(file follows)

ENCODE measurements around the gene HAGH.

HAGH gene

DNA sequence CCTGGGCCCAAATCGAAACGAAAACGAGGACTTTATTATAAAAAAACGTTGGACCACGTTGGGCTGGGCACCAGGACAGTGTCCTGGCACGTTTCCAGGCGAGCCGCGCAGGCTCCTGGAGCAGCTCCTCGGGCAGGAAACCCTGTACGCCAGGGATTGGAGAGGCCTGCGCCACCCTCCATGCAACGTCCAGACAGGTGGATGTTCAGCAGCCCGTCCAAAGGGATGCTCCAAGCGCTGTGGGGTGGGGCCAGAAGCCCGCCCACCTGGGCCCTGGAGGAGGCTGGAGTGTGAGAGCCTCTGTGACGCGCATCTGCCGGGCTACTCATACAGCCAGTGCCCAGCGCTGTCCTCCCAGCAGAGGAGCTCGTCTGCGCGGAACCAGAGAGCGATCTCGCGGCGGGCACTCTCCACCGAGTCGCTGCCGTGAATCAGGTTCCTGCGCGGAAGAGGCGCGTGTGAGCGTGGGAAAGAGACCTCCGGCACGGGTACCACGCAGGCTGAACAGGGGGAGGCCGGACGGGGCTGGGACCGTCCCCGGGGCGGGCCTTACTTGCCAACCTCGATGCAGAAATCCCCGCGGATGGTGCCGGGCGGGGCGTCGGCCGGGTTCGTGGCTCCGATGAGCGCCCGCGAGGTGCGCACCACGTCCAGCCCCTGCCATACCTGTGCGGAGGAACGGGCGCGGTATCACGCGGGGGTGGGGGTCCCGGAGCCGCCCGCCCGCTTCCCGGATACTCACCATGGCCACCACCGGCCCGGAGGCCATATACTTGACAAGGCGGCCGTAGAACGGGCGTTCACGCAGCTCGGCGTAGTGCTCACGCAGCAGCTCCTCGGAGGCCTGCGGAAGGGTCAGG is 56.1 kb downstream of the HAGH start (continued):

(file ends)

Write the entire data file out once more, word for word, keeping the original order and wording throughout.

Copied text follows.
ENCODE measurements around the gene HAGH.

HAGH gene

DNA sequence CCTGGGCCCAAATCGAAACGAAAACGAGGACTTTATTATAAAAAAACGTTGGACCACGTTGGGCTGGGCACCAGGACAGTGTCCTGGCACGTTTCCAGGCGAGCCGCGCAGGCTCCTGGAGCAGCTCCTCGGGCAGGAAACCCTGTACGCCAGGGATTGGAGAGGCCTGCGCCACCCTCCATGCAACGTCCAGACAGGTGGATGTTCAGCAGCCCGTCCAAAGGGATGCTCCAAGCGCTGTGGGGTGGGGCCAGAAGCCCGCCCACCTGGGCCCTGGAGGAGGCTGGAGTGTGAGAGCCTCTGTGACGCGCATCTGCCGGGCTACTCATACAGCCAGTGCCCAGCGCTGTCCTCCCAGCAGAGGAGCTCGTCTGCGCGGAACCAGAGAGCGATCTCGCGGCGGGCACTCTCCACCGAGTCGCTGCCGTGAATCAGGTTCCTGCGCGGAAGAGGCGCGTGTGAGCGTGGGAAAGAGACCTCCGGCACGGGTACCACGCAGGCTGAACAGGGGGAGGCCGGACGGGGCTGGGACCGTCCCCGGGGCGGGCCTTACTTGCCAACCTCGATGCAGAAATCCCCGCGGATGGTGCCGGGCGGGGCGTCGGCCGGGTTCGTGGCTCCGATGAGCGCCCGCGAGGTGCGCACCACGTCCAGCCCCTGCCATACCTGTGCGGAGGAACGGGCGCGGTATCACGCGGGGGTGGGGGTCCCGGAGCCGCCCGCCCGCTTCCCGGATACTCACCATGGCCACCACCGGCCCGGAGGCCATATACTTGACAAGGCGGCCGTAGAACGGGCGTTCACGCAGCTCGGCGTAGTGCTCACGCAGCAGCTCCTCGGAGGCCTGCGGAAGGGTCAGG is 56.1 kb downstream of the HAGH start (continued):